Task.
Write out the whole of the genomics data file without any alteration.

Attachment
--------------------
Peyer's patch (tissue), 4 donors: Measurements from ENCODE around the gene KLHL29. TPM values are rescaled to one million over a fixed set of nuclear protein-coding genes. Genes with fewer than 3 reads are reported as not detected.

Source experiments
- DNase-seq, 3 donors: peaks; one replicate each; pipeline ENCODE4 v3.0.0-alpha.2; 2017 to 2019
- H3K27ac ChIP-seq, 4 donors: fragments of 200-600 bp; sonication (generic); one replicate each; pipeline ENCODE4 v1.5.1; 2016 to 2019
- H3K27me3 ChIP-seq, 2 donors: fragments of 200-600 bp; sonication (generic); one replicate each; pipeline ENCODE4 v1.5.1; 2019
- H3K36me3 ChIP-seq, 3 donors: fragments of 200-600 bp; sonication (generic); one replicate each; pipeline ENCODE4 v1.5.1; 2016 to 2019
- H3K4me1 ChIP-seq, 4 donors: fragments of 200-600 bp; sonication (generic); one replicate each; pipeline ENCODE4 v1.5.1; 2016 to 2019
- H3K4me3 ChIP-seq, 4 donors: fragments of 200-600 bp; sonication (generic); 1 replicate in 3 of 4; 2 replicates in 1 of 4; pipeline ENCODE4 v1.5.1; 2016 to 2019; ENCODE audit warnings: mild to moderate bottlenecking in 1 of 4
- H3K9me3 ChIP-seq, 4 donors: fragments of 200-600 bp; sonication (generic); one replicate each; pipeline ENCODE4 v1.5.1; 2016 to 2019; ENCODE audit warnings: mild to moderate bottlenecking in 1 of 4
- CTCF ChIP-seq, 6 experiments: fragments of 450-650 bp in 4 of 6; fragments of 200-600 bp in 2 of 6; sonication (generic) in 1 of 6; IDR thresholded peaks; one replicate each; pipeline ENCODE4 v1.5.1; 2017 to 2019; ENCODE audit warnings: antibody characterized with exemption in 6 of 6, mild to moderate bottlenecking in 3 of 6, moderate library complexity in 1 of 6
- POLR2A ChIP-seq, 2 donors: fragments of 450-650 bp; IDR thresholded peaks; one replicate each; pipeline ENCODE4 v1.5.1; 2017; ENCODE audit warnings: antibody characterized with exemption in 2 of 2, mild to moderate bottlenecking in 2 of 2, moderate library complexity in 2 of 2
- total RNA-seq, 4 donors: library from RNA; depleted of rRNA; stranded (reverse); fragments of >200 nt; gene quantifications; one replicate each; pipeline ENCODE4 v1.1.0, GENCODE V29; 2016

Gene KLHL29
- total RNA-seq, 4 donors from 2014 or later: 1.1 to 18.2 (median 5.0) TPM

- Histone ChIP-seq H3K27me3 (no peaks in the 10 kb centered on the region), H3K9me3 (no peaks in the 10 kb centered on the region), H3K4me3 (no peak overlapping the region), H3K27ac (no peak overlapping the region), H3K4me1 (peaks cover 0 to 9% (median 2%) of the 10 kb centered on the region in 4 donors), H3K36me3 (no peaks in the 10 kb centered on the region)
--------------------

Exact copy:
Peyer's patch (tissue), 4 donors: Measurements from ENCODE around the gene KLHL29. TPM values are rescaled to one million over a fixed set of nuclear protein-coding genes. Genes with fewer than 3 reads are reported as not detected.

Source experiments
- DNase-seq, 3 donors: peaks; one replicate each; pipeline ENCODE4 v3.0.0-alpha.2; 2017 to 2019
- H3K27ac ChIP-seq, 4 donors: fragments of 200-600 bp; sonication (generic); one replicate each; pipeline ENCODE4 v1.5.1; 2016 to 2019
- H3K27me3 ChIP-seq, 2 donors: fragments of 200-600 bp; sonication (generic); one replicate each; pipeline ENCODE4 v1.5.1; 2019
- H3K36me3 ChIP-seq, 3 donors: fragments of 200-600 bp; sonication (generic); one replicate each; pipeline ENCODE4 v1.5.1; 2016 to 2019
- H3K4me1 ChIP-seq, 4 donors: fragments of 200-600 bp; sonication (generic); one replicate each; pipeline ENCODE4 v1.5.1; 2016 to 2019
- H3K4me3 ChIP-seq, 4 donors: fragments of 200-600 bp; sonication (generic); 1 replicate in 3 of 4; 2 replicates in 1 of 4; pipeline ENCODE4 v1.5.1; 2016 to 2019; ENCODE audit warnings: mild to moderate bottlenecking in 1 of 4
- H3K9me3 ChIP-seq, 4 donors: fragments of 200-600 bp; sonication (generic); one replicate each; pipeline ENCODE4 v1.5.1; 2016 to 2019; ENCODE audit warnings: mild to moderate bottlenecking in 1 of 4
- CTCF ChIP-seq, 6 experiments: fragments of 450-650 bp in 4 of 6; fragments of 200-600 bp in 2 of 6; sonication (generic) in 1 of 6; IDR thresholded peaks; one replicate each; pipeline ENCODE4 v1.5.1; 2017 to 2019; ENCODE audit warnings: antibody characterized with exemption in 6 of 6, mild to moderate bottlenecking in 3 of 6, moderate library complexity in 1 of 6
- POLR2A ChIP-seq, 2 donors: fragments of 450-650 bp; IDR thresholded peaks; one replicate each; pipeline ENCODE4 v1.5.1; 2017; ENCODE audit warnings: antibody characterized with exemption in 2 of 2, mild to moderate bottlenecking in 2 of 2, moderate library complexity in 2 of 2
- total RNA-seq, 4 donors: library from RNA; depleted of rRNA; stranded (reverse); fragments of >200 nt; gene quantifications; one replicate each; pipeline ENCODE4 v1.1.0, GENCODE V29; 2016

Gene KLHL29
- total RNA-seq, 4 donors from 2014 or later: 1.1 to 18.2 (median 5.0) TPM

- Histone ChIP-seq H3K27me3 (no peaks in the 10 kb centered on the region), H3K9me3 (no peaks in the 10 kb centered on the region), H3K4me3 (no peak overlapping the region), H3K27ac (no peak overlapping the region), H3K4me1 (peaks cover 0 to 9% (median 2%) of the 10 kb centered on the region in 4 donors), H3K36me3 (no peaks in the 10 kb centered on the region)